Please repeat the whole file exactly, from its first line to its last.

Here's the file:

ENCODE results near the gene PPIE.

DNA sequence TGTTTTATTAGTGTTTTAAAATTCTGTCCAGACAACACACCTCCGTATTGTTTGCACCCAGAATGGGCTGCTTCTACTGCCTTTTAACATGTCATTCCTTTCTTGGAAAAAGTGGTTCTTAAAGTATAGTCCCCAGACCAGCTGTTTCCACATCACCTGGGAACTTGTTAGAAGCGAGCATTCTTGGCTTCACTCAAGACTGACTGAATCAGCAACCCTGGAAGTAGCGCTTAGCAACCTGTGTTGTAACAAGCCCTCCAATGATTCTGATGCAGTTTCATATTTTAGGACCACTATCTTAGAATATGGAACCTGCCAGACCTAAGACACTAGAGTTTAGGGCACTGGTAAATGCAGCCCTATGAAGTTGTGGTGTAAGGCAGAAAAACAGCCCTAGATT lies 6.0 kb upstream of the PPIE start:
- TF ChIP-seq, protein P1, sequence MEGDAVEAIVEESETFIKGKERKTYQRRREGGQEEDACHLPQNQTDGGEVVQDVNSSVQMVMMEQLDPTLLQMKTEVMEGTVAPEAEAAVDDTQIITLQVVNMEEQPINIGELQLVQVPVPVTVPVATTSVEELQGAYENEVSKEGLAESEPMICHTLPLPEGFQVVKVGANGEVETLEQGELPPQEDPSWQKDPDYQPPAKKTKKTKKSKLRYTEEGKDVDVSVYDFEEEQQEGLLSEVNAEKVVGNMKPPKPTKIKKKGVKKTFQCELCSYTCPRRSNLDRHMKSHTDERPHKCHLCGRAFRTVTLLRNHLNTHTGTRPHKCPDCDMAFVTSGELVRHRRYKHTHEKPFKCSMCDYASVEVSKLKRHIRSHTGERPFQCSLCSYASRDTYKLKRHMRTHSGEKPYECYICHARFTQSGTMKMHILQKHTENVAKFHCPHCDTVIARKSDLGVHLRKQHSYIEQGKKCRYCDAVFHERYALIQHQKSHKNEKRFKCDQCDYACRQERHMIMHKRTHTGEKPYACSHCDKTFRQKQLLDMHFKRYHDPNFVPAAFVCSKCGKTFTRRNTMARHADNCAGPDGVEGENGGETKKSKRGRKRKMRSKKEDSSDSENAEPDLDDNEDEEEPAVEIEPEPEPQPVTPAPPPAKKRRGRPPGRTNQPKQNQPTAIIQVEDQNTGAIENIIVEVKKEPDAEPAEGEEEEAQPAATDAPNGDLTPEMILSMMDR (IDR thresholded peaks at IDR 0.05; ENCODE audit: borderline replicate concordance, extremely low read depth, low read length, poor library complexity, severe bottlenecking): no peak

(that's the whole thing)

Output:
ENCODE results near the gene PPIE.

DNA sequence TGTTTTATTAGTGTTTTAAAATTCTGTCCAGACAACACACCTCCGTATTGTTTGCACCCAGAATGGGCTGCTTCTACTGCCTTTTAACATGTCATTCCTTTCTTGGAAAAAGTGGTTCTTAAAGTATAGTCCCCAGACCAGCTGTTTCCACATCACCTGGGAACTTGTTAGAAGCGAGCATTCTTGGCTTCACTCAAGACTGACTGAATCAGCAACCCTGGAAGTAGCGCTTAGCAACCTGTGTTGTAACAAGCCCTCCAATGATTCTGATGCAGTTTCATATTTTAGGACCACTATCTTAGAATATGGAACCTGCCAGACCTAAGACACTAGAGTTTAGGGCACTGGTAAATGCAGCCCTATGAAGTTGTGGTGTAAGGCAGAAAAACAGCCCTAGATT lies 6.0 kb upstream of the PPIE start:
- TF ChIP-seq, protein P1, sequence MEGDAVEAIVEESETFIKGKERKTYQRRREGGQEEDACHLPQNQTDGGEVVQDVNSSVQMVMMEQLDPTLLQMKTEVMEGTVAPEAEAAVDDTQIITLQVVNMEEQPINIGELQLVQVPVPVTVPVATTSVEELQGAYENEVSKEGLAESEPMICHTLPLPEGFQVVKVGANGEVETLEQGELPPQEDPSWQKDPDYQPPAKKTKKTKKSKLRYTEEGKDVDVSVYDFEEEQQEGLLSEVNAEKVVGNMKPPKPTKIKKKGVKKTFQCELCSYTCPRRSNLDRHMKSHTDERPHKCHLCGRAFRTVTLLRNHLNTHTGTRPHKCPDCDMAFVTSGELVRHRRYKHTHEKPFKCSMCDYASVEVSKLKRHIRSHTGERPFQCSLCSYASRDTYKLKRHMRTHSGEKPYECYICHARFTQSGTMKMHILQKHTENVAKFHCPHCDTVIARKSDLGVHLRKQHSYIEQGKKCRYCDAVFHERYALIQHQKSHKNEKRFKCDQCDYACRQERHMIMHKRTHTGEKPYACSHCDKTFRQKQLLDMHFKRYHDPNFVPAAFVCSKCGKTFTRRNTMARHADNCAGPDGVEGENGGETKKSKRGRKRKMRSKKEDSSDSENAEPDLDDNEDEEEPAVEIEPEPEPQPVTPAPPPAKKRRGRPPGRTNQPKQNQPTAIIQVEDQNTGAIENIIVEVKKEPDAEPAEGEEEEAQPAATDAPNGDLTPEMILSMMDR (IDR thresholded peaks at IDR 0.05; ENCODE audit: borderline replicate concordance, extremely low read depth, low read length, poor library complexity, severe bottlenecking): no peak